Who Pays for My Medical Bills When I am Injured In a Car Crash That Someone Else Caused?

Car Crash Medial Bills

Through no fault of your own, you get into a car crash and are injured due to someone else’s negligence. Your car is damaged, you are hurt, you can’t go to work and the medical bills are mounting. Who is responsible for paying your medical bills?

In Florida, all drivers are required to carry automobile insurance. The minimum coverage required to have of property damage insurance is $10,000, as well as Personal Injury Protection (PIP).  As of the date of this article, bodily injury coverage is not required under Florida Law.

The first money that will be spent to cover your medical bills is from your PIP coverage. This policy will cover up to 80% of your medical bills after an accident and up to 60% of lost wages if a wage loss claim is elected, with a limitation total of $10,000.00. PIP coverage is also referred to as no-fault coverage and is not required to be paid back out of any recovery from the at-fault party.

You may also have medical benefits coverage on your own automobile insurance policy which may cover medical bills caused in a crash.

After your PIP coverage and medical benefits coverage on your own policy have been exhausted, your personal medical insurance will be available to pay your medical bills. At this stage, your medical insurance provider will likely file a lien for reimbursement of the bills they are paying out of any settlement or recovery you may receive.  While this may not seem correct, the medical insurance company has the right to be reimbursed for the bills they pay that are related to damage caused by a third party.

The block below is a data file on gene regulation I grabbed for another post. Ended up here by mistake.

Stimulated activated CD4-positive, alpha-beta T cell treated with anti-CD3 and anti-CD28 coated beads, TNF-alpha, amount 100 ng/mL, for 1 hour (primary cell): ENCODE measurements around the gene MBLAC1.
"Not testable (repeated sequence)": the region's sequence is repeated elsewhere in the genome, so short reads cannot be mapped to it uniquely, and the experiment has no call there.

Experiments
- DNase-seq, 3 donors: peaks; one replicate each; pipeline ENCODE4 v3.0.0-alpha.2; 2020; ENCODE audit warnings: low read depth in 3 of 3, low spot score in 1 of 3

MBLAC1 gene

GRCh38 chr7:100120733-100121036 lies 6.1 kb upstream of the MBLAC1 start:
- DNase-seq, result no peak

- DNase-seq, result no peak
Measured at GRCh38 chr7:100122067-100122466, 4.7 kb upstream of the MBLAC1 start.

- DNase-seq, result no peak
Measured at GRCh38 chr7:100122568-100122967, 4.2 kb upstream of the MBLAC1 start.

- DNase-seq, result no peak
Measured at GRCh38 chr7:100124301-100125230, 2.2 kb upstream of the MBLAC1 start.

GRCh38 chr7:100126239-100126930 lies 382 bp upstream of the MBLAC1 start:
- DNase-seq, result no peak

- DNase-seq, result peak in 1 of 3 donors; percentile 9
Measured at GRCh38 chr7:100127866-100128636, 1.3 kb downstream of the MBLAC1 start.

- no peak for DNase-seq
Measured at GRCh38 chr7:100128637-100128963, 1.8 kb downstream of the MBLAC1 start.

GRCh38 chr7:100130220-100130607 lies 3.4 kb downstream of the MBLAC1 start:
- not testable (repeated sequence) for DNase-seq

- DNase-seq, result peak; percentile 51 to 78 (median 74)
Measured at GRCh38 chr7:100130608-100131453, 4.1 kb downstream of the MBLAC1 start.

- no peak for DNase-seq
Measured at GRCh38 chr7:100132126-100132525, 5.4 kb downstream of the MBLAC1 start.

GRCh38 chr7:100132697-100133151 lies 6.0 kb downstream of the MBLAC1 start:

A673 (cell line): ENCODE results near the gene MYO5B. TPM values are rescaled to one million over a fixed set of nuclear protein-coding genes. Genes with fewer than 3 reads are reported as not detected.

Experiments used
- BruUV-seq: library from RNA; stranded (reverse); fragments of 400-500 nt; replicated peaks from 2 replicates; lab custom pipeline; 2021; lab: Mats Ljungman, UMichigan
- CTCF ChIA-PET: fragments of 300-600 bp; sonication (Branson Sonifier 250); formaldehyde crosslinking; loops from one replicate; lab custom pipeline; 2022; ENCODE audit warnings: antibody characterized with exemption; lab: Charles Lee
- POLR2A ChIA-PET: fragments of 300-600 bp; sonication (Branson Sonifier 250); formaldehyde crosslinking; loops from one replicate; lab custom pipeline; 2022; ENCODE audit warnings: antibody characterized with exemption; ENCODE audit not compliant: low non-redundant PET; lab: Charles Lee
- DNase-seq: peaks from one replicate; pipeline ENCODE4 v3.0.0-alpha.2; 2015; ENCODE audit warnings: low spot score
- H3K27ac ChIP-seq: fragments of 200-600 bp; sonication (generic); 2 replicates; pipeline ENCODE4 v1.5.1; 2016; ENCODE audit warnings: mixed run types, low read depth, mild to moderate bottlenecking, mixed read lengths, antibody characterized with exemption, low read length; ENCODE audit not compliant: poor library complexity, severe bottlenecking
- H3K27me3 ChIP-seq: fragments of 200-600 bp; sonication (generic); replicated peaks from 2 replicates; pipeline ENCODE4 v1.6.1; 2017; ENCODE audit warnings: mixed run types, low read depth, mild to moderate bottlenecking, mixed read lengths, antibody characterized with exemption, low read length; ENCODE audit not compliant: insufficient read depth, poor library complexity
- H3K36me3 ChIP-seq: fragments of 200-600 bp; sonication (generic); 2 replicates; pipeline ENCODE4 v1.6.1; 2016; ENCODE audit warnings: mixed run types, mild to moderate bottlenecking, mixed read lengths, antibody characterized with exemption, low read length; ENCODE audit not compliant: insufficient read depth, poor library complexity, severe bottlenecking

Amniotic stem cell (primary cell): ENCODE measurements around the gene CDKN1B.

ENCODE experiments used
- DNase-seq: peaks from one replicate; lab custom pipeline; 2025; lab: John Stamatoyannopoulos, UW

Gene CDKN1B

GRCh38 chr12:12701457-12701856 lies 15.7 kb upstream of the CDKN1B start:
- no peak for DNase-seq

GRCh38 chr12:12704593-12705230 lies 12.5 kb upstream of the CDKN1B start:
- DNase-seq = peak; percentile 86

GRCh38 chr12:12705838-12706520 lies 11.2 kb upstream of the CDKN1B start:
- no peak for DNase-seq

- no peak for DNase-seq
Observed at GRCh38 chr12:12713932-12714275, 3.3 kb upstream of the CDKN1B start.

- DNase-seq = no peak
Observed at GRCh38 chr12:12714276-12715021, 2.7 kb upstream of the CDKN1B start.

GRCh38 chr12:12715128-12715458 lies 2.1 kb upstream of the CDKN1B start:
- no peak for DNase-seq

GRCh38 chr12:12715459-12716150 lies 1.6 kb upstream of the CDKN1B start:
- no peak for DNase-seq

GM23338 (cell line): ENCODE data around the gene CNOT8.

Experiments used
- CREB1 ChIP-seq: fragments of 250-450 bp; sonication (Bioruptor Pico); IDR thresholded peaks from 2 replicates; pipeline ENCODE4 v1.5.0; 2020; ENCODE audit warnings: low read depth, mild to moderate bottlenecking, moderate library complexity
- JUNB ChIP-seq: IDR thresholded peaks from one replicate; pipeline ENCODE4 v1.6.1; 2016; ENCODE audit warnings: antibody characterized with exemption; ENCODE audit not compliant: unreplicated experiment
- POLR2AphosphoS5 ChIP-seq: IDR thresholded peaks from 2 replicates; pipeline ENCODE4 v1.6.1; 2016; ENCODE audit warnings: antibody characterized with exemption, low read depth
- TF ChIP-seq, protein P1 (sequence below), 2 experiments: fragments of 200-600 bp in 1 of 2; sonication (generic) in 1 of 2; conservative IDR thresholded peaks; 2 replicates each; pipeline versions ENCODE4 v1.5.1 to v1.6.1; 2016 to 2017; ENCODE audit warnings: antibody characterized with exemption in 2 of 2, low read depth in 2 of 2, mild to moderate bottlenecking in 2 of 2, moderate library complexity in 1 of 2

Another avenue for paying your medical bills comes in the form of a Med-Pay provision in an at fault party’s insurance coverage. This coverage can be directly applied to your medical bills to reduce what your PIP or your health insurance may need to pay.

If you do not have health insurance, it is possible for you to still receive treatment from medical professionals. In this scenario, the medical providers would hold your bills under a Letter of Protection (LOP) and get paid when the case is resolved through a personal injury settlement or other resolution. Florida Statute 768.0427 defines a Letter of Protection to mean “any arrangement by which a health care provider renders treatment in exchange for a promise of payment for the claimant’s medical expenses for any judgment or settlement of a personal injury or wrongful death action.”  The standard of payment and billing under a LOP is restricted by Florida Law HB 837, so be sure to consult with an personal injury attorney before entering into any LOP agreement with a medical provider, so that you understand what you are agreeing to pay.

When you are injured in a crash, it can be very scary not only because of your injury, but also because of all the issues that come with it. At Mowrey Law Firm, we pride ourselves on answering your questions and walking with you through every stage of the legal process to ensure that you are treated fairly. It is important to make sure that all the proper parties are accounted for and held responsible.

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